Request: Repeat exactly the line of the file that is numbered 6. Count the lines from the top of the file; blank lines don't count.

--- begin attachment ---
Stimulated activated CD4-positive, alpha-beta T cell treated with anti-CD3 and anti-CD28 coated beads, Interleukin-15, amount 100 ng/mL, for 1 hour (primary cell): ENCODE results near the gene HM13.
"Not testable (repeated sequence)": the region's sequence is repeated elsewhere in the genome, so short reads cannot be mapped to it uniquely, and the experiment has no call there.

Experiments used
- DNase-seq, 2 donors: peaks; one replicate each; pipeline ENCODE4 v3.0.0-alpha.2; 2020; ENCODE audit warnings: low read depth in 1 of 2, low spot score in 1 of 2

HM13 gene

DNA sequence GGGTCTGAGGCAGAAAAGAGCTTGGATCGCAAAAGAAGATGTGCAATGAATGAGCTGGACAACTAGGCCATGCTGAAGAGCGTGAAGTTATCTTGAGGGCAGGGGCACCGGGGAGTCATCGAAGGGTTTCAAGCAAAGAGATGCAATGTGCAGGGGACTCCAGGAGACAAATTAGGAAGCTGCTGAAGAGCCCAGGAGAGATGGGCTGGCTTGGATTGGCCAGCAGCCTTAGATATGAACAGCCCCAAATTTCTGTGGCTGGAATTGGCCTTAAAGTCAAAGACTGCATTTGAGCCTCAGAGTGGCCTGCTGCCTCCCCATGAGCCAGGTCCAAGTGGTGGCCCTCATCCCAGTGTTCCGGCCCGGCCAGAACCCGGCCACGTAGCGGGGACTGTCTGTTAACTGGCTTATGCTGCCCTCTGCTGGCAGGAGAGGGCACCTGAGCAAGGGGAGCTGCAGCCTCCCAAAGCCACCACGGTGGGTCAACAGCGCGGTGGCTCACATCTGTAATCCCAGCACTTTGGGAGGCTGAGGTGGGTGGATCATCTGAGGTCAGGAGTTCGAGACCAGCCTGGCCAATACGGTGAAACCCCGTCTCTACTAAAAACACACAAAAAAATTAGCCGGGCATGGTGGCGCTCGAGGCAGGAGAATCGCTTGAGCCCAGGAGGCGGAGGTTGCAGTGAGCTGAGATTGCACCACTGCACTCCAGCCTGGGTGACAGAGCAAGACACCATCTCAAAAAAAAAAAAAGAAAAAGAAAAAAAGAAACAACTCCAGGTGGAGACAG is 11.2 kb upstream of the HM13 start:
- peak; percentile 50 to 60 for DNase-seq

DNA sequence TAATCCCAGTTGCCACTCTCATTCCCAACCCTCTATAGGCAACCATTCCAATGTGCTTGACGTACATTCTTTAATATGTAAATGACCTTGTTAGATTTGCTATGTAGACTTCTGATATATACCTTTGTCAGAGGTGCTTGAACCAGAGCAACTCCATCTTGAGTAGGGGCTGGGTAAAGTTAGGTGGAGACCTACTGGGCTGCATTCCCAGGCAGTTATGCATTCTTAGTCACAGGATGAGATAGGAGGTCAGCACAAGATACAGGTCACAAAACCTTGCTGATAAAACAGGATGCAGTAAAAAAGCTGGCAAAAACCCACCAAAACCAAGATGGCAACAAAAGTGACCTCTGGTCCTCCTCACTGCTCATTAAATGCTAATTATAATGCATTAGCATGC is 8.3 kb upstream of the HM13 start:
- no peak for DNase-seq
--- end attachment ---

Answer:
DNA sequence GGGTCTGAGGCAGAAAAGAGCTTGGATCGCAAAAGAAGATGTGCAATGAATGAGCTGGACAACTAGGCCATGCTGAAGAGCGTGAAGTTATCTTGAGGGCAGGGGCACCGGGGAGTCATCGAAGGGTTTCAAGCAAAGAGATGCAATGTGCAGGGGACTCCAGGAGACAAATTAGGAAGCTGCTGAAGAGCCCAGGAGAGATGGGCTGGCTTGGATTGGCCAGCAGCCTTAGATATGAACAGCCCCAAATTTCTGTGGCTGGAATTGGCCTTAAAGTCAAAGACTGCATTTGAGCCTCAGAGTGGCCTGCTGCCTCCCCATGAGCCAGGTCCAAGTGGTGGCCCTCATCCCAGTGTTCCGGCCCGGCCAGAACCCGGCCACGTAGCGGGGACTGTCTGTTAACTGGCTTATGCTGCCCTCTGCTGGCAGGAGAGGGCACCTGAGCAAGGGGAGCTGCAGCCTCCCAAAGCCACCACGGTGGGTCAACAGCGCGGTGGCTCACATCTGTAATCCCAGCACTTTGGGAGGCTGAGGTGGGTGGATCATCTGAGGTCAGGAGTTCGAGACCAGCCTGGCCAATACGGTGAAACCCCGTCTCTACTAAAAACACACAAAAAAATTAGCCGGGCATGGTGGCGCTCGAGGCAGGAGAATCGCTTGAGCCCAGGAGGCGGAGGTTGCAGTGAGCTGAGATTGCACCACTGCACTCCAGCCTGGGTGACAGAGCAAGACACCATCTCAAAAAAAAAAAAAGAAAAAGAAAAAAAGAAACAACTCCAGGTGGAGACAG is 11.2 kb upstream of the HM13 start: